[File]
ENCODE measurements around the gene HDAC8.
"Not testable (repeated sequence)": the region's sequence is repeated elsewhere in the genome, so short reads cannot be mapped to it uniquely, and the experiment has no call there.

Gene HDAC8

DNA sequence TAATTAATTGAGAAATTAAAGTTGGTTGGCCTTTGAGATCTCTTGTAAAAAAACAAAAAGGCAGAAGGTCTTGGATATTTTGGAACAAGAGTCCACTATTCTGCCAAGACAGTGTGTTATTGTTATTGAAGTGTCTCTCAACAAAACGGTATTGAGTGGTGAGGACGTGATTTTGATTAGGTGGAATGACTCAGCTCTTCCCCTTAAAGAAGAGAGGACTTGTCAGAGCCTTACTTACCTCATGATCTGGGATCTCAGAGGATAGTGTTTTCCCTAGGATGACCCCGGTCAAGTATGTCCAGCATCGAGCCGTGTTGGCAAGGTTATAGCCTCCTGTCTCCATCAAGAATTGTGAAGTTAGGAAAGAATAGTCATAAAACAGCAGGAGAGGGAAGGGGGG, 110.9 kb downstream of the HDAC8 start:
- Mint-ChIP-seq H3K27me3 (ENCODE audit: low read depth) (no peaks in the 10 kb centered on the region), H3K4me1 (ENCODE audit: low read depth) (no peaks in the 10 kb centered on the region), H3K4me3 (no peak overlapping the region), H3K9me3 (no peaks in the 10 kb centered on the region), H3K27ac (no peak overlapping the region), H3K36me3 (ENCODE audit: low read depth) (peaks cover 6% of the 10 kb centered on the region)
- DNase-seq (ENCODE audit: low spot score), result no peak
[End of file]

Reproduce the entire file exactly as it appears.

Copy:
ENCODE measurements around the gene HDAC8.
"Not testable (repeated sequence)": the region's sequence is repeated elsewhere in the genome, so short reads cannot be mapped to it uniquely, and the experiment has no call there.

Gene HDAC8

DNA sequence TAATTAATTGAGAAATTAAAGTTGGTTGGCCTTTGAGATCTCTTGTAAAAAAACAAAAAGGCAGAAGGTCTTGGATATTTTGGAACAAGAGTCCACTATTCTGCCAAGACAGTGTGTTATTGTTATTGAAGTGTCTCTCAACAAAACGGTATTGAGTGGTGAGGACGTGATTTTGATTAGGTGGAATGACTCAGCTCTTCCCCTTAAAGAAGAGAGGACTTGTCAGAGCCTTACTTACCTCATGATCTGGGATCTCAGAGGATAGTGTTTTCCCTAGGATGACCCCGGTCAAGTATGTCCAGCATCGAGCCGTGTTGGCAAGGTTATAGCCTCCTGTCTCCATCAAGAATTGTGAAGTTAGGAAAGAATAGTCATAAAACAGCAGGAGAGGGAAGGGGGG, 110.9 kb downstream of the HDAC8 start:
- Mint-ChIP-seq H3K27me3 (ENCODE audit: low read depth) (no peaks in the 10 kb centered on the region), H3K4me1 (ENCODE audit: low read depth) (no peaks in the 10 kb centered on the region), H3K4me3 (no peak overlapping the region), H3K9me3 (no peaks in the 10 kb centered on the region), H3K27ac (no peak overlapping the region), H3K36me3 (ENCODE audit: low read depth) (peaks cover 6% of the 10 kb centered on the region)
- DNase-seq (ENCODE audit: low spot score), result no peak